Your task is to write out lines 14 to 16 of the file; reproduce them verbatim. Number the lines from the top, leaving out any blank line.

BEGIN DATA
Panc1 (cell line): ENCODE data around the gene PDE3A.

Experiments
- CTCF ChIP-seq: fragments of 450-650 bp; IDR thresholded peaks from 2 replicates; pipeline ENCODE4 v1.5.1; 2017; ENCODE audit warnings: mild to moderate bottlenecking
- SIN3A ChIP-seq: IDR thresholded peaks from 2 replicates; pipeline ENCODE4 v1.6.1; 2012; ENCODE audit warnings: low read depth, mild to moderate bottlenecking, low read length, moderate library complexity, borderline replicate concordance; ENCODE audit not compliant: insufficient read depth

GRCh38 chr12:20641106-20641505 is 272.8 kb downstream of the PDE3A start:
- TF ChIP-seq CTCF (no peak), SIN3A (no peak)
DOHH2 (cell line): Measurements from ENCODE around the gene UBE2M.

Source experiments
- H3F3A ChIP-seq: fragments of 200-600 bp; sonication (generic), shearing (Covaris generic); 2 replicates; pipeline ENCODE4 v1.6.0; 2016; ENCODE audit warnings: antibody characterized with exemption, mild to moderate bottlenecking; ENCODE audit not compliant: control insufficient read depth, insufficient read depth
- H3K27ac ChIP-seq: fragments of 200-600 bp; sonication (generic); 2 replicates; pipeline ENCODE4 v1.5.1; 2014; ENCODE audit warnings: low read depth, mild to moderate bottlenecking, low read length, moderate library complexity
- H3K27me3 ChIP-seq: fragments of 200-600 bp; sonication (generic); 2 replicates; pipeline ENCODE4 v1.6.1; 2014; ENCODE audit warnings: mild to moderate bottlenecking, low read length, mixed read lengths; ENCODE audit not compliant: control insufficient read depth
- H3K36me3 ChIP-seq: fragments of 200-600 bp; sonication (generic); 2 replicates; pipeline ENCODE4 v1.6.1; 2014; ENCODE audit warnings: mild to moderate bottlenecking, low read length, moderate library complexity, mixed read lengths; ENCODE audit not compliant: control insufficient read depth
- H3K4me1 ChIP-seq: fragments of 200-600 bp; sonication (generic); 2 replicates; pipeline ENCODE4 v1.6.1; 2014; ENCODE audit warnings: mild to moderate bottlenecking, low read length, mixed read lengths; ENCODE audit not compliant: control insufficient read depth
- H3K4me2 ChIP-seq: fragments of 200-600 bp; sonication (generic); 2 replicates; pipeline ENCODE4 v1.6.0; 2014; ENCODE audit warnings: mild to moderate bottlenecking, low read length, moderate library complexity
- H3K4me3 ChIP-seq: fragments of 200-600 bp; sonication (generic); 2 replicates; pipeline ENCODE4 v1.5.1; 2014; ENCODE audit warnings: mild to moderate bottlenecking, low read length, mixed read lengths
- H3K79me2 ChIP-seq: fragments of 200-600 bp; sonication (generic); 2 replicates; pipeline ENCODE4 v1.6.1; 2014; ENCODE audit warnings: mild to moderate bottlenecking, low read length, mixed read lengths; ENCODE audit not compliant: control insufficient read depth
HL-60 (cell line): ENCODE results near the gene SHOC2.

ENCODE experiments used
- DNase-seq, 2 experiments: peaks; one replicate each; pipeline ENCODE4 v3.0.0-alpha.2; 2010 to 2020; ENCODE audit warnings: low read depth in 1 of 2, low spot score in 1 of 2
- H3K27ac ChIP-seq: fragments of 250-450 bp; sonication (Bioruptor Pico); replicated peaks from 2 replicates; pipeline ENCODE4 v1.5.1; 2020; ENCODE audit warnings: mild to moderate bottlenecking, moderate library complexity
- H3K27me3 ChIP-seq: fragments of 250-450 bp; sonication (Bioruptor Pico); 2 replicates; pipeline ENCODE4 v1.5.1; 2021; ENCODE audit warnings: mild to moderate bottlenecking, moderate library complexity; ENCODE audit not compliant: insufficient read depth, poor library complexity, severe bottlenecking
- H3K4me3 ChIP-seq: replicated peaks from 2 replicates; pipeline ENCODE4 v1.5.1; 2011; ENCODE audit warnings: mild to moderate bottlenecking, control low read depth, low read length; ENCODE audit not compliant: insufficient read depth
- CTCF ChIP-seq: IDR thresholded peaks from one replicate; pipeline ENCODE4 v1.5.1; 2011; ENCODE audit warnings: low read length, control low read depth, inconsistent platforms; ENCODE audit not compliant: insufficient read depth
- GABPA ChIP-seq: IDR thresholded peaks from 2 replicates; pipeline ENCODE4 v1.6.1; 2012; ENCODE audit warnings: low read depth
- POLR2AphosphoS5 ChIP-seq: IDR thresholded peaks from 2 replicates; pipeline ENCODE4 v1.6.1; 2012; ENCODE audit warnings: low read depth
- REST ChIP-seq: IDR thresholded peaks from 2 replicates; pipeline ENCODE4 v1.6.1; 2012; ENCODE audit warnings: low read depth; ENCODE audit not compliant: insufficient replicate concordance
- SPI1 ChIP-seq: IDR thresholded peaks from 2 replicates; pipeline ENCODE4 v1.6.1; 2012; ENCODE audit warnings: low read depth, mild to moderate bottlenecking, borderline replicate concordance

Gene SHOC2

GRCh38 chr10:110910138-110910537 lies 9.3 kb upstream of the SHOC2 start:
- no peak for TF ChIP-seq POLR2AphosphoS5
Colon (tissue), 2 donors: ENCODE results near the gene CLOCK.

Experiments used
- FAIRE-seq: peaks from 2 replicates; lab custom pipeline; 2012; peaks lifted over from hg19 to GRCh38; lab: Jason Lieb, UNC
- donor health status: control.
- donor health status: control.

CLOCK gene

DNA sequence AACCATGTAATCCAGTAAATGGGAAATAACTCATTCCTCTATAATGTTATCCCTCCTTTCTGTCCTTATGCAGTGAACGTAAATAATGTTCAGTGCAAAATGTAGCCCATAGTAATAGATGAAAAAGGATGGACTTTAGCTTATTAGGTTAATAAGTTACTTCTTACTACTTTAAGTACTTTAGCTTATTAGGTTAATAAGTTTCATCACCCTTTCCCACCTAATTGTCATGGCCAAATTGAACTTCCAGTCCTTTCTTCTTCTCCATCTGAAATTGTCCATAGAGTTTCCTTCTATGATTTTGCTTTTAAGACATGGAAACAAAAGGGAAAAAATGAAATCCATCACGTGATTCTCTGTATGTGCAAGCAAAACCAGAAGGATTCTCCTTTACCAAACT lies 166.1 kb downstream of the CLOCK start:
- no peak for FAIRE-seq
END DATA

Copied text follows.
- H3K4me2 ChIP-seq: fragments of 200-600 bp; sonication (generic); 2 replicates; pipeline ENCODE4 v1.6.0; 2014; ENCODE audit warnings: mild to moderate bottlenecking, low read length, moderate library complexity
- H3K4me3 ChIP-seq: fragments of 200-600 bp; sonication (generic); 2 replicates; pipeline ENCODE4 v1.5.1; 2014; ENCODE audit warnings: mild to moderate bottlenecking, low read length, mixed read lengths
- H3K79me2 ChIP-seq: fragments of 200-600 bp; sonication (generic); 2 replicates; pipeline ENCODE4 v1.6.1; 2014; ENCODE audit warnings: mild to moderate bottlenecking, low read length, mixed read lengths; ENCODE audit not compliant: control insufficient read depth